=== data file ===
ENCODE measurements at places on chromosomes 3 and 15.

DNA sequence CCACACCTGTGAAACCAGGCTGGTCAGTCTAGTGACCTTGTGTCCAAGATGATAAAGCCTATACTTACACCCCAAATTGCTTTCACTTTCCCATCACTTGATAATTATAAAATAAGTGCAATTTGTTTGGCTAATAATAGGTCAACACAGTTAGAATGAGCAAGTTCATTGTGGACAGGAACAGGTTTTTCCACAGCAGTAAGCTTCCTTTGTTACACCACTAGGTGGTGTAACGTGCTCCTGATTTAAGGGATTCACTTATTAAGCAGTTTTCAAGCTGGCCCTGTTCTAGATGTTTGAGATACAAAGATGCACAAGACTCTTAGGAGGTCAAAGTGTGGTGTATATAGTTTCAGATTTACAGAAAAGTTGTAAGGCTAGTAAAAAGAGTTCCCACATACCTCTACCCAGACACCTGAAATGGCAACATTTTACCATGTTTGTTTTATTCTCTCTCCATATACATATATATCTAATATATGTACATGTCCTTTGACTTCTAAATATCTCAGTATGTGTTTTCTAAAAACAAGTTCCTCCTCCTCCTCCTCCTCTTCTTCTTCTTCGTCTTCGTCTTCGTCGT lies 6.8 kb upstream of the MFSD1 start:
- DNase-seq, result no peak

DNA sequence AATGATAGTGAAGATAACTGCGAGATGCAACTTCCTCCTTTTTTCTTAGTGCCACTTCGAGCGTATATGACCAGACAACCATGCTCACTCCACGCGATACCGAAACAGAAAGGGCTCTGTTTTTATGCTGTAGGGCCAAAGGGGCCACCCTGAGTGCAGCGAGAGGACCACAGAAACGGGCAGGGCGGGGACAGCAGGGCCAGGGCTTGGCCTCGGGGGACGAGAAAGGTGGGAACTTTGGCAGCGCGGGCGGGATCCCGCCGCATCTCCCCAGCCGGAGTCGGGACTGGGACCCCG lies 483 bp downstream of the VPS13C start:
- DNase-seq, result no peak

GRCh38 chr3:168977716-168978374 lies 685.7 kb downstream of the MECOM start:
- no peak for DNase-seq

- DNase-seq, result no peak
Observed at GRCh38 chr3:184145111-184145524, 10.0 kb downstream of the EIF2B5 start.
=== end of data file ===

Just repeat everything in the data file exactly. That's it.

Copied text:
ENCODE measurements at places on chromosomes 3 and 15.

DNA sequence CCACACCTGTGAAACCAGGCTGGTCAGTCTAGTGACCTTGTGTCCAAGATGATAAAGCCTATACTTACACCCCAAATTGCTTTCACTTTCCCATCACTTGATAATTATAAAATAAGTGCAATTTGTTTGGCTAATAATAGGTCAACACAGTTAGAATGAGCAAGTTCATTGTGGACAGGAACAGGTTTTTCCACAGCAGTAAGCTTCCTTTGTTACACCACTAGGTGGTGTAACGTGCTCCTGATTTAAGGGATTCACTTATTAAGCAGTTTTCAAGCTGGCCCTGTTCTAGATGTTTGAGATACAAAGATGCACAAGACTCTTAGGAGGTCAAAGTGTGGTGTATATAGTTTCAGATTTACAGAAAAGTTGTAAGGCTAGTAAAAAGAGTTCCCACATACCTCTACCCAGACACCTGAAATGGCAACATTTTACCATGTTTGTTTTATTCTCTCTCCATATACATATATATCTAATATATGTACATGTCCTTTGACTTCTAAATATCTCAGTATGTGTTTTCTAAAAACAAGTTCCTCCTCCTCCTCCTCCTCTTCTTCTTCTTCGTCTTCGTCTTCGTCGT lies 6.8 kb upstream of the MFSD1 start:
- DNase-seq, result no peak

DNA sequence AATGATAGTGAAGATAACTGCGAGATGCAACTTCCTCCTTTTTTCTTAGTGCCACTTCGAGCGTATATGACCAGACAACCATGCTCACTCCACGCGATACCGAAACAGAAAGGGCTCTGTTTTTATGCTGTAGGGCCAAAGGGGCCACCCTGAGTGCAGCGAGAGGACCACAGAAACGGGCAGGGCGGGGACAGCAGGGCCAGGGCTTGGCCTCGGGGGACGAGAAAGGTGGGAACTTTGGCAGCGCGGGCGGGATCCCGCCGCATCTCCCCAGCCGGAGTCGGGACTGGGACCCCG lies 483 bp downstream of the VPS13C start:
- DNase-seq, result no peak

GRCh38 chr3:168977716-168978374 lies 685.7 kb downstream of the MECOM start:
- no peak for DNase-seq

- DNase-seq, result no peak
Observed at GRCh38 chr3:184145111-184145524, 10.0 kb downstream of the EIF2B5 start.